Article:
What’s the Matter With Bans on Race- and Sex-Selective Abortion? Everything
A particularly pernicious narrative about abortion rights is one that accuses pro-choice groups and abortion clinics of attempting to target "pre-born" minorities (and girls) for abortion, and dismissing as callously indifferent to the lives of "pre-born" minorities those who oppose efforts to ban so-called sex- and race-based abortion.
The narrative, based upon an out-of-context quote by Margaret Sanger, the founder of Planned Parenthood, is as commonplace as it is false. To hear anti-choice groups tell it, Margaret Sanger was a racist woman whose goal was to exterminate black babies and bring eugenics to the United States. This is, of course, nonsense.
According to the aggressively uninformed anti-choice crowd, Margaret Sanger proclaimed, "[W]e want to exterminate the Negro population." The full context of the quote, however, belies the meaning anti-choicers ascribe to it.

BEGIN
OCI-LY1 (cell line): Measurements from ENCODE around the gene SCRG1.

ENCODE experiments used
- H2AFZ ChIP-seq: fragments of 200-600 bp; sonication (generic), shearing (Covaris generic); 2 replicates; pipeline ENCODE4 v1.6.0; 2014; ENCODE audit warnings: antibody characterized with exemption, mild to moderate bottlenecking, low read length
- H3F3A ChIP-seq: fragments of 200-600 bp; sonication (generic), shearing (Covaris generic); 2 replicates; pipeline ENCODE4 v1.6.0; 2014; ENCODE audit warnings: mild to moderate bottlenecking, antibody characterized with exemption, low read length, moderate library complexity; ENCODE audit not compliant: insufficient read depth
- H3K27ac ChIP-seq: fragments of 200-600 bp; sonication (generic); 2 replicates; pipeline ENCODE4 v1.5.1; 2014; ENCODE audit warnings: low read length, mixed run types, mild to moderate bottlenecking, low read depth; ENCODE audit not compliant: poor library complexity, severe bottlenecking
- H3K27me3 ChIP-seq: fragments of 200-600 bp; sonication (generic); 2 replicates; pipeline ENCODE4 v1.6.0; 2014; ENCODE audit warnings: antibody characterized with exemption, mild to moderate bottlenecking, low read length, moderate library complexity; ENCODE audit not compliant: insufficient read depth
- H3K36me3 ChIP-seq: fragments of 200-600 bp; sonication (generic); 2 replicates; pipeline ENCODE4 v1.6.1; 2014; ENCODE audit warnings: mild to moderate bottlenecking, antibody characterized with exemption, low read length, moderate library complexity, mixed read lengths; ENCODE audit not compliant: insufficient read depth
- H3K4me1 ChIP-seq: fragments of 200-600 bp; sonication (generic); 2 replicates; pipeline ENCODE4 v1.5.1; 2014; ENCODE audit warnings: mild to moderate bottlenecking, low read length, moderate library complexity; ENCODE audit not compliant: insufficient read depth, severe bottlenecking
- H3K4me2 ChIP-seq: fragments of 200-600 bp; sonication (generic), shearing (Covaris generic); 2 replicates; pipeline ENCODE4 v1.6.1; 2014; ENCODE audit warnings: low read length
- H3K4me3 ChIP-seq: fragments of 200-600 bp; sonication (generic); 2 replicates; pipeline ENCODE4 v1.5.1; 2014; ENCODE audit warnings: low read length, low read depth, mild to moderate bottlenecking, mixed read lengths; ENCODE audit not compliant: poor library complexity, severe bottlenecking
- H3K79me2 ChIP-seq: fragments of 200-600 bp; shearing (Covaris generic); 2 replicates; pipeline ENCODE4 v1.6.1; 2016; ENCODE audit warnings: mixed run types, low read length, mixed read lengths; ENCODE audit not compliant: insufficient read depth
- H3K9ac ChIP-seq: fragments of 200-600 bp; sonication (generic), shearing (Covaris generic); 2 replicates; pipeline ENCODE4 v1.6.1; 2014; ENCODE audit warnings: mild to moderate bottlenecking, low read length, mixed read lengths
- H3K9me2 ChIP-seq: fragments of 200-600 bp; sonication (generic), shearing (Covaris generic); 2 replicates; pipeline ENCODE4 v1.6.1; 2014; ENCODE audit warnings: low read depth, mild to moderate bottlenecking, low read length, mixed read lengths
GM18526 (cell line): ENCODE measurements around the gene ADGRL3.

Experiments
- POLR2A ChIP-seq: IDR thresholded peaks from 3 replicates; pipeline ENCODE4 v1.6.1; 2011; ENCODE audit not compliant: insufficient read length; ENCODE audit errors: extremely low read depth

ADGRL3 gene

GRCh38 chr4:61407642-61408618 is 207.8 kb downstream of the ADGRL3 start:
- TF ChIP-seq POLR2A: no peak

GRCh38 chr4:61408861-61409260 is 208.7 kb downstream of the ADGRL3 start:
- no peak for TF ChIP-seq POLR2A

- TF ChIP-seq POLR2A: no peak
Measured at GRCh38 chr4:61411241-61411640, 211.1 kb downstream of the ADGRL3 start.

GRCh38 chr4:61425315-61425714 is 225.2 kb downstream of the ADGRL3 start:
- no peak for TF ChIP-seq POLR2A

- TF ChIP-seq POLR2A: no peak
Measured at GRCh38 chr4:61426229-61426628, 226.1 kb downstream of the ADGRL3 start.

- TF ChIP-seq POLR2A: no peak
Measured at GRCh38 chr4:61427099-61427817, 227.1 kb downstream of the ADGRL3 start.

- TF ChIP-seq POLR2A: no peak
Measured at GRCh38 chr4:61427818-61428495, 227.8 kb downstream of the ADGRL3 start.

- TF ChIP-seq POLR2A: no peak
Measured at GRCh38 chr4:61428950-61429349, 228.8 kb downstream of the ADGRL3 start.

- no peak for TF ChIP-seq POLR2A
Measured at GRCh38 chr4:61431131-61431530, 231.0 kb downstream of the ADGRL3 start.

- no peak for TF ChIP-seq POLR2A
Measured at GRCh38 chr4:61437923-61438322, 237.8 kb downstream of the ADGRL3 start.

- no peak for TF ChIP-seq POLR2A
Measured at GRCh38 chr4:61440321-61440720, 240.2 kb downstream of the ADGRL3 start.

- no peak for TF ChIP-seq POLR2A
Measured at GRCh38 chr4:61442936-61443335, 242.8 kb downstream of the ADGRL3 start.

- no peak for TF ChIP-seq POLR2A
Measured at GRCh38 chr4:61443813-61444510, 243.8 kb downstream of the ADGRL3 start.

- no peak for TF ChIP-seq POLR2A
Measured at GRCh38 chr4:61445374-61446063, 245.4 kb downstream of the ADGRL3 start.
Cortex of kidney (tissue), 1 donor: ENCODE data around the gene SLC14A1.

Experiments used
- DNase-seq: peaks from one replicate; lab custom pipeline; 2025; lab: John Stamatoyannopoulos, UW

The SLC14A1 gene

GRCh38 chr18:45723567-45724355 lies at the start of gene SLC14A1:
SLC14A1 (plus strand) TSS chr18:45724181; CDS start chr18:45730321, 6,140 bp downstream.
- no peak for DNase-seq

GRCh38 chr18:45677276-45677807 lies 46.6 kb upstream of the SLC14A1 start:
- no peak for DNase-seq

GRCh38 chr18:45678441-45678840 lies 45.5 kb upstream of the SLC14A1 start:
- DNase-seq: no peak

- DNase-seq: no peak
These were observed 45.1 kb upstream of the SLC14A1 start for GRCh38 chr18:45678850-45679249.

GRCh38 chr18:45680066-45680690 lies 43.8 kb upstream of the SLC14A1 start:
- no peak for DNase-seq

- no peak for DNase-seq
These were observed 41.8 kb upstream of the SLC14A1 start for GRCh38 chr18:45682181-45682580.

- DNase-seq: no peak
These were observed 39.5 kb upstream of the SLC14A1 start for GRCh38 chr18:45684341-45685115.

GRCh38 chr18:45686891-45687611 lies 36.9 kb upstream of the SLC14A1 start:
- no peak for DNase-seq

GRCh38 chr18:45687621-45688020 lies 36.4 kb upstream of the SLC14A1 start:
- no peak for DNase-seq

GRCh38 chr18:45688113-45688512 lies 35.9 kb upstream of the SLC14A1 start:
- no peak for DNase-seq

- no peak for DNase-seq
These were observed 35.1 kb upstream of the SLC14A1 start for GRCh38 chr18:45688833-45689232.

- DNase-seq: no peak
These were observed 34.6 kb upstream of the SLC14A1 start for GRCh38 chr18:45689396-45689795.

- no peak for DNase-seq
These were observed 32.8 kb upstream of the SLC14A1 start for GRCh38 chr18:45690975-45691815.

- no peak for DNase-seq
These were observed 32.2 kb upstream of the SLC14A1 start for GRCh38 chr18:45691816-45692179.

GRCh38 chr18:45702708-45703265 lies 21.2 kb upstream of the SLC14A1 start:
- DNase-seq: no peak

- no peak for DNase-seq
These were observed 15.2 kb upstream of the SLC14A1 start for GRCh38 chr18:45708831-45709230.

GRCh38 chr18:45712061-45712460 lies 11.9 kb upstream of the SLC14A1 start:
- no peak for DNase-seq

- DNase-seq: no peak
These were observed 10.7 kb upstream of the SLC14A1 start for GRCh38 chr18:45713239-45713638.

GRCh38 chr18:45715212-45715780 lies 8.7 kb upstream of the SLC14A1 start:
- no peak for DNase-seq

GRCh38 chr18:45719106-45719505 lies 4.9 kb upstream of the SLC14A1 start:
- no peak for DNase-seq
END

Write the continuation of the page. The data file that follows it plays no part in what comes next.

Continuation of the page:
As David Edwards of Raw Story pointed out last year, in a 1939 letter to pro-birth control advocate Clarence J. Gamble, Sanger argued that black leaders should be involved in the effort to deliver birth control to the black community: "We do not want word to go out that we want to exterminate the Negro population, and the minister is the man who can straighten out that idea if it ever occurs." Facts be damned, however, anti-choice groups wail about abortion being black genocide, or black babies being an endangered species. This "black genocide" narrative drives the debate over "race-selective" abortion laws that have been introduced during recent legislative sessions around the country and at the federal level. (Only two such laws passed: one in Kansas as part of an omnibus bill in 2012 (SB 313), and one in Arizona in 2011 (HB 2443). Currently, Indiana is considering a race-selective abortion ban (HB 1430.)